Images(5)
Previous page
Next page
Claims(5)
What is claimed is:
1. A temperature compensation circuit for a delay circuit comprising:
a delay circuit which is used as a phase-shifter in a pulse FM detection circuit and whose delay time changes depending upon temperature and can be controlled in response to a control signal;
a dc component detection circuit for detecting a dc component in an output of said pulse FM detection circuit; and
comparison control means for comparing the dc component detected by said dc component detection circuit with a predetermined reference value for controlling delay time of said delay circuit with a comparison output of the comparison control means and thereby compensating a temperature characteristic of the delay time of said delay circuit.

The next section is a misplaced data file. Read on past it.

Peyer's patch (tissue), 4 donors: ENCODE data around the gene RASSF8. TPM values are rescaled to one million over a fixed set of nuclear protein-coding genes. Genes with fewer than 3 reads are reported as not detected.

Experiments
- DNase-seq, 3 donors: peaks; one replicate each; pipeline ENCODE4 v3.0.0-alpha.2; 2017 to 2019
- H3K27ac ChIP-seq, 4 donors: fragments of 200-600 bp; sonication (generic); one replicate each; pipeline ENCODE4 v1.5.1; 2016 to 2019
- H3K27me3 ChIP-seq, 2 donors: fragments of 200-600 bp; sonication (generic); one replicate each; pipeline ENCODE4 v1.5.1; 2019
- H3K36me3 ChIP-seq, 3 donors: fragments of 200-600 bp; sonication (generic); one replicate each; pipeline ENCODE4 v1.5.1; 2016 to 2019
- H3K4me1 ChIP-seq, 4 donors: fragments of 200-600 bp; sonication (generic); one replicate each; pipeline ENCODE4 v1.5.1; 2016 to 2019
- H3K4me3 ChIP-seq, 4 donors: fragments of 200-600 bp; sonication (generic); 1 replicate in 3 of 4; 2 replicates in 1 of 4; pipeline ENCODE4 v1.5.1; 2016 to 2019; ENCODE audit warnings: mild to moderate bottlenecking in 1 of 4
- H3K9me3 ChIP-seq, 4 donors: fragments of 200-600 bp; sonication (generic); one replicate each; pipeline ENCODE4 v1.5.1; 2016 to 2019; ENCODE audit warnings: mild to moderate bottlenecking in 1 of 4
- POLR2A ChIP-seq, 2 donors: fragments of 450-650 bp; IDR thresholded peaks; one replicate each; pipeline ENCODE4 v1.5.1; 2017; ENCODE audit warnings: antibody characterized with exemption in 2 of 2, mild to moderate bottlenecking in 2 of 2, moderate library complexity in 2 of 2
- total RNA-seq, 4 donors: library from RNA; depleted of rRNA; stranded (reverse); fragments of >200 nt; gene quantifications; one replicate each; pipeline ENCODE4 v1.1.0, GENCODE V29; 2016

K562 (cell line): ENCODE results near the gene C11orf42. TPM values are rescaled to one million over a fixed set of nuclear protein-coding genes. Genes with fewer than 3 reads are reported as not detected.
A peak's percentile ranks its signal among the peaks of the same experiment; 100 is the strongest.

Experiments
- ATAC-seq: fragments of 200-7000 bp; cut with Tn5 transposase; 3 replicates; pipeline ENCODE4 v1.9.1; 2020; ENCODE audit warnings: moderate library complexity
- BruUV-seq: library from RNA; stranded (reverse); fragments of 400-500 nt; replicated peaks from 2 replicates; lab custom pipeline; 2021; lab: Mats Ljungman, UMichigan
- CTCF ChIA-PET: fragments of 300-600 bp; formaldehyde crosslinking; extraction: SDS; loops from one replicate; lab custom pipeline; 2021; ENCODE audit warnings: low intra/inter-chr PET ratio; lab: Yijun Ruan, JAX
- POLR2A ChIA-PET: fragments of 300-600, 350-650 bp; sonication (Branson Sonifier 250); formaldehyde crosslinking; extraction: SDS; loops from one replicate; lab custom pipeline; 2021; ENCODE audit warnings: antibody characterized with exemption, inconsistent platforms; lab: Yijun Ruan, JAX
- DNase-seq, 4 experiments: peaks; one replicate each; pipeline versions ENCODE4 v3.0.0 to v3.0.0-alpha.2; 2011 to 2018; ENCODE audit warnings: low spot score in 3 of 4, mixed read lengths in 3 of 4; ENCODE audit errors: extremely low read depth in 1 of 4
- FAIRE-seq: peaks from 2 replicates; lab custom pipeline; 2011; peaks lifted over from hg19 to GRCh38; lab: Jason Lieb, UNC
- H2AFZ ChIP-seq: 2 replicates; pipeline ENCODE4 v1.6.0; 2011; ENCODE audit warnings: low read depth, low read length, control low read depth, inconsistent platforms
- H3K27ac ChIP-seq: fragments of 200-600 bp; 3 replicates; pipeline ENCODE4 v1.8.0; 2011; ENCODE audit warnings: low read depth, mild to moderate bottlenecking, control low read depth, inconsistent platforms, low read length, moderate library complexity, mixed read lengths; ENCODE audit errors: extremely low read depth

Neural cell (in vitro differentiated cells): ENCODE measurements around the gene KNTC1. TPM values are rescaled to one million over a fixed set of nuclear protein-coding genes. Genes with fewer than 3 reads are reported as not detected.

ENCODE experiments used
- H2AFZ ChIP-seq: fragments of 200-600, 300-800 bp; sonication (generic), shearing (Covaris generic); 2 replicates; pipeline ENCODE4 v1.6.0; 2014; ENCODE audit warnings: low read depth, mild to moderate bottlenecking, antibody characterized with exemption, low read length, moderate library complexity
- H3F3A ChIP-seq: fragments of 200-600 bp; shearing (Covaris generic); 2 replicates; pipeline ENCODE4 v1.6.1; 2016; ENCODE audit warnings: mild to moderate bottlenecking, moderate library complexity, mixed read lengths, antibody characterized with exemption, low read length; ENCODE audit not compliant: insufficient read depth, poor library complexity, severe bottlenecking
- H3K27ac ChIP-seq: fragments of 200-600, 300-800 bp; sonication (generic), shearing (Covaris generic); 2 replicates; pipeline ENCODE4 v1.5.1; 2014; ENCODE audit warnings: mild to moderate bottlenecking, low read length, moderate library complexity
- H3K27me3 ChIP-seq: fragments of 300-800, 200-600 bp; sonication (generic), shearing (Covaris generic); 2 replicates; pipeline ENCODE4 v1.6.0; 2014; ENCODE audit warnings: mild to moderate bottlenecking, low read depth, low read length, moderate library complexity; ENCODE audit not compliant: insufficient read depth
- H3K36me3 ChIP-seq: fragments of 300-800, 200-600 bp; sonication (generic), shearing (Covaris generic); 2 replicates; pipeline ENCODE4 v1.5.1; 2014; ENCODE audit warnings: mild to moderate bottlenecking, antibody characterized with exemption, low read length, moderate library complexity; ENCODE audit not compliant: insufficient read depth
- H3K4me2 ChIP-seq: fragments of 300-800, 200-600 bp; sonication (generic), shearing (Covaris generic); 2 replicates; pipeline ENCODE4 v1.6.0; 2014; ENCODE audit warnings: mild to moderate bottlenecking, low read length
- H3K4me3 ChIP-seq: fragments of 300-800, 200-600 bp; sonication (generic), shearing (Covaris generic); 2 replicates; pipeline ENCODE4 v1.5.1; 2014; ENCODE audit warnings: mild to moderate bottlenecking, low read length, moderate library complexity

2. A temperature compensation circuit as defined in claim 1 wherein said delay circuit is constructed of cascade-connected CMOS inverters.
3. A temperature compensation circuit as defined in claim 2 wherein said comparison control means controls power voltage supplied to said CMOS inverters of said delay circuit with said comparison output for controlling the delay time.
4. A temperature compensation circuit as defined in claim 3 wherein said pulse FM detection circuit comprises an exclusive OR gate to which a pulse frequency-modulated signal and a signal derived by delaying this pulse frequency-modulated signal by said delay circuit are applied.